What to expect at your first tea, and how to not make a ninny of yourself.
PUT THAT PINKIE DOWN MADAM.
Well hello Dear Reader! How delightful of you to care about the finer points of tea etiquette. There’s so much to cover, but I know what you really need is a ‘rough guide’ that you can scan on your phone in the car. Just put the phone away at the tea table, mkay?
What to expect at a respectable tea room
Choosing your tea experience
When you make your reservation, you’ll likely be presented with several tea options, with heaven-knows how many obscure names (which change with every tea establishment here in San Diego). Basically, the least expensive has the least number of nibbles, and the most expensive might include sparkling wine, port or sherry.
Traditionally though, it works like this: You’re probably not having High Tea.
High tea was a working class meal served at the end of the workday, around 5pm. It was a heavy meal – meat pies, pickled salmon, crumpets and casseroles. Weirdly, it’s this moniker Americans have picked up to describe what is really…
Afternoon tea: A light meal of scones, clotted cream, lemon curd or jam, and tea sandwiches, intended as a mid-afternoon pick-me-up for fashionable late-night diners.
But even with afternoon tea, there are menu variants.
- Cream tea – includes tea, scones and clotted cream (and probably jam)
- Light tea – includes tea, scones & cream, and other sweets
- Full tea – includes tea, scones, finger sandwiches and other pick-up-able savories, and sweets pastries.
In San Diego, you’ll see all manner of terms applied to afternoon tea. But, to our city’s credit, the only place to completely misname their tea experience is Hyatt’s High Tea at the Park (it’s a full Afternoon Tea, unless there’s a meat pie hiding under the napkin). The Westgate, however, actually does offer a High Tea with a remarkably robust 3-course menu.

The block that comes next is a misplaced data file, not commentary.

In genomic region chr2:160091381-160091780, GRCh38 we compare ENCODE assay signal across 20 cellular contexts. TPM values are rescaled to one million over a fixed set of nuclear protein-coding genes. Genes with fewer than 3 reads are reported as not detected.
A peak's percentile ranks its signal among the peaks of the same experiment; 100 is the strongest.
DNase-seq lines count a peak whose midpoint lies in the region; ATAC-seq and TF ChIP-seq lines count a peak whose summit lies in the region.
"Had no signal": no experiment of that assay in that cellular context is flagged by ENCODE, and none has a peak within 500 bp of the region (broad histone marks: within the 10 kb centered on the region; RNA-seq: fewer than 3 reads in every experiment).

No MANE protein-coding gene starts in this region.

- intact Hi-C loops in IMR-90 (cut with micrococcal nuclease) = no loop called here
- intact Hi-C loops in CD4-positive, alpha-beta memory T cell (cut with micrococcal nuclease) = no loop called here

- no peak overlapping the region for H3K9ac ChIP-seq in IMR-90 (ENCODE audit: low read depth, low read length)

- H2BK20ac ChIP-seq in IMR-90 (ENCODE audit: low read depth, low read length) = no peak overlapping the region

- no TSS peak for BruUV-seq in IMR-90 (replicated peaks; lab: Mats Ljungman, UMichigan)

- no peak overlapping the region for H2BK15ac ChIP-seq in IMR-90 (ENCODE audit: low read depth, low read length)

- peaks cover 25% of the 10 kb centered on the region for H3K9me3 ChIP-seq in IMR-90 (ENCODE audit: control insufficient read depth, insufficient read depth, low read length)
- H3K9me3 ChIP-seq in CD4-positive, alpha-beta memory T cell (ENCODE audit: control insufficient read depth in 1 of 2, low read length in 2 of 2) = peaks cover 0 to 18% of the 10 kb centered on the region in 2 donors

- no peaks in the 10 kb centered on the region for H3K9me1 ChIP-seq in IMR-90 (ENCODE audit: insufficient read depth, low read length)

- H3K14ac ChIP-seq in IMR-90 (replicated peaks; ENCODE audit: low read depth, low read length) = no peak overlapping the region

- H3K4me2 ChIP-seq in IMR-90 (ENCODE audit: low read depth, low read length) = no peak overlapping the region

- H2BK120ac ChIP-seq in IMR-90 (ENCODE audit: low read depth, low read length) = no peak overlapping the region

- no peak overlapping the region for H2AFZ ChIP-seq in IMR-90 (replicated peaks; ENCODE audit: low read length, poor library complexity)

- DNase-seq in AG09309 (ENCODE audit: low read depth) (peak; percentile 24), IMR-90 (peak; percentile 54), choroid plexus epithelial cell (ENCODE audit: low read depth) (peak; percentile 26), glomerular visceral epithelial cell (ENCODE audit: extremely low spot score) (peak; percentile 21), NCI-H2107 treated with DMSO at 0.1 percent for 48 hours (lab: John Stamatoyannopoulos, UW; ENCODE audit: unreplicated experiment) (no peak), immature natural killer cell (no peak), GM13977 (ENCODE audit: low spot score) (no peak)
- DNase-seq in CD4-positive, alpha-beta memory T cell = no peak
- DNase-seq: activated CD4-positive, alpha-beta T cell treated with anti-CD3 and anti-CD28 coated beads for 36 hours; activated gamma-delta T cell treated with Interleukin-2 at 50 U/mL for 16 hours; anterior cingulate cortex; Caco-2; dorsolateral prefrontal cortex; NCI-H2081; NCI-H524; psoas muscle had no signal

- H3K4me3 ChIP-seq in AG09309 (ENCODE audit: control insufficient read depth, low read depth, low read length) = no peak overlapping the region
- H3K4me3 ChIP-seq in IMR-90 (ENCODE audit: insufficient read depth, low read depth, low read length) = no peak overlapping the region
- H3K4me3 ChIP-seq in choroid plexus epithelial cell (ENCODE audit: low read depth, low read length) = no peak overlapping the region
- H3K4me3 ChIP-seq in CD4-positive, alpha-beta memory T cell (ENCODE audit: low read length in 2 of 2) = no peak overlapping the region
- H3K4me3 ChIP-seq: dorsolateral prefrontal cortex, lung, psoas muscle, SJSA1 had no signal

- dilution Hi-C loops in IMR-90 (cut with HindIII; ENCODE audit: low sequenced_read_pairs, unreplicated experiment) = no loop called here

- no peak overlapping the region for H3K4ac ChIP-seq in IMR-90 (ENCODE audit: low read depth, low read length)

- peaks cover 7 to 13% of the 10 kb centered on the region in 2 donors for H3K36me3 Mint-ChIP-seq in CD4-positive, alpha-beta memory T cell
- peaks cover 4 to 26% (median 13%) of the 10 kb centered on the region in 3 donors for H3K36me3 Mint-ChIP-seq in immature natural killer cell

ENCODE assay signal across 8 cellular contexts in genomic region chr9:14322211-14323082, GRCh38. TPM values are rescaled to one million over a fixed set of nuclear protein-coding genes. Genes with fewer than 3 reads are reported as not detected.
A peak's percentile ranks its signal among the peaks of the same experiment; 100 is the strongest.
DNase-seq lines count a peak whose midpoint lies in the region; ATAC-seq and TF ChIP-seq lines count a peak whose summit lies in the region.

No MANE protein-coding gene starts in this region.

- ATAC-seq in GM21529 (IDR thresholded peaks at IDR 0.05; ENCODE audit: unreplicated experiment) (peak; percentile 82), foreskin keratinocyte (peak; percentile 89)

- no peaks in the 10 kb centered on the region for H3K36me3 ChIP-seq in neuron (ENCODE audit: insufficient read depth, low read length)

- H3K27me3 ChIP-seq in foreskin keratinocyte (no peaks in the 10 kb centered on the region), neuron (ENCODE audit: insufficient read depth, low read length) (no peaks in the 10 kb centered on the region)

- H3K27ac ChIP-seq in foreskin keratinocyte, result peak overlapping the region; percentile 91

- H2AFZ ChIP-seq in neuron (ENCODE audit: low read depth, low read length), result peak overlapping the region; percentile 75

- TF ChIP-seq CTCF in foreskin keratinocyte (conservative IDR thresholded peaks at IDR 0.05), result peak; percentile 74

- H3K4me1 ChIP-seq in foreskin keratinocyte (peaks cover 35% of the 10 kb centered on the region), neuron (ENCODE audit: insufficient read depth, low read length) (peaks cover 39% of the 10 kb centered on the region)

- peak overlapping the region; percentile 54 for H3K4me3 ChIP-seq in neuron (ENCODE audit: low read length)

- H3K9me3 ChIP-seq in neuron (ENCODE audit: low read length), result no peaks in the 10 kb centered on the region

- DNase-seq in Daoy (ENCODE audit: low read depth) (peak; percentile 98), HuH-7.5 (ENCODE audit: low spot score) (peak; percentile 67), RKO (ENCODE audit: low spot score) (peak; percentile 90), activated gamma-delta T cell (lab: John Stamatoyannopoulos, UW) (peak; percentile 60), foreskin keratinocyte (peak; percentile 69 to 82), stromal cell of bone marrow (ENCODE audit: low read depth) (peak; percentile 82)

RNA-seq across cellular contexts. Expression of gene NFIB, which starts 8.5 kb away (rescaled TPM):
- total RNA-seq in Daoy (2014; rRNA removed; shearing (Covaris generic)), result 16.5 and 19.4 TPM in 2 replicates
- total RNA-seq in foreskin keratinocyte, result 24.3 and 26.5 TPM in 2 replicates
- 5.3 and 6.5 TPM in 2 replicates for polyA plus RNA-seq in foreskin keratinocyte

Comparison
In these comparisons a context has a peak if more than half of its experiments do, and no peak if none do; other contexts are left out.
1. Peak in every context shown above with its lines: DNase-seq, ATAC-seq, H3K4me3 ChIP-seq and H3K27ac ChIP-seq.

Knowing what to expect
Dress nicely, like a lady or a gentleman. Nothing so short it shows off your bum, and nothing so tight that you won’t enjoy your meal. San Diego is distressingly casual, so I urge you to buck the trend and be as elegant as you like. Make the world rise to YOUR standards, that’s what I say! Hats are always, always appropriate.
There will be multiple courses. Sometimes, they will be brought to you one course at a time. If you’re a light eater, PACE YOURSELF! I don’t suffer from that affliction, but others might.
Most of the time, however, all three courses – sandwiches & savories, scones & cream, and sweets – will be brought in a 3-tiered server. All you need do is work from the bottom up, and don’t hog the clotted cream.
Your choice of tea will be served in a teapot, and you may serve yourself.
In shabby establishments, they will leave *you* to monitor how long to steep the tea before pouring. Shocking. Set a timer for 4 minutes (a good time for most black teas, herbal can go longer), and feel free to scowl the whole time.
Order of operations
The only thing I remember of maths is this: Order of operations. Because it applies so beautifully to life, and to tea.
Pour the tea first, then add cream and sugar to taste. Not the other way around, it’s considered low class (because if you put the cream and sugar in before the tea, you don’t really need a dainty spoon to stir it, and using as much silverware as possible is a mark of gentility, since presumably, you won’t be doing the cleanup).
Order of operations regarding scones: Scone, then cream, then jam. This is the subject of much debate, but if it’s good enough for the owner of The Goring hotel in London, cream first is good enough for me. Incidentally “Scone” is pronounced “ScON” – like an on-switch. But if you go that far, people will look at you funny, so don’t bother.
Technically, the daintiest way to eat a scone is to break off bite sized pieces, cream and jam them, and then eat them with your fingers. But, when sharing finite amounts of cream and jam with the table, this becomes impracticable. So cut your scone in half, slather away, and let the next person do the same. Making other people wait is never polite.
The Pinkie Issue
The hard and fast rule is: Don’t put your pinkie up. It looks ridiculous.
However, the pinkie issue has a number of fascinating stories and theories as to how was ever dreamt of in the first place. My personal favorite involves syphilis.
The story goes that the court of Louis XIV were largely syphilitic, and among other symptoms such as losing your nose and other, lower, appendages, syphilis damages the joints of your fingers. To the point where you cannot bend your pinkie. So, when the fashionable people were seen to take their tea with pinkies up, the lower orders followed suit.
This story is probably false, but I find it amusing.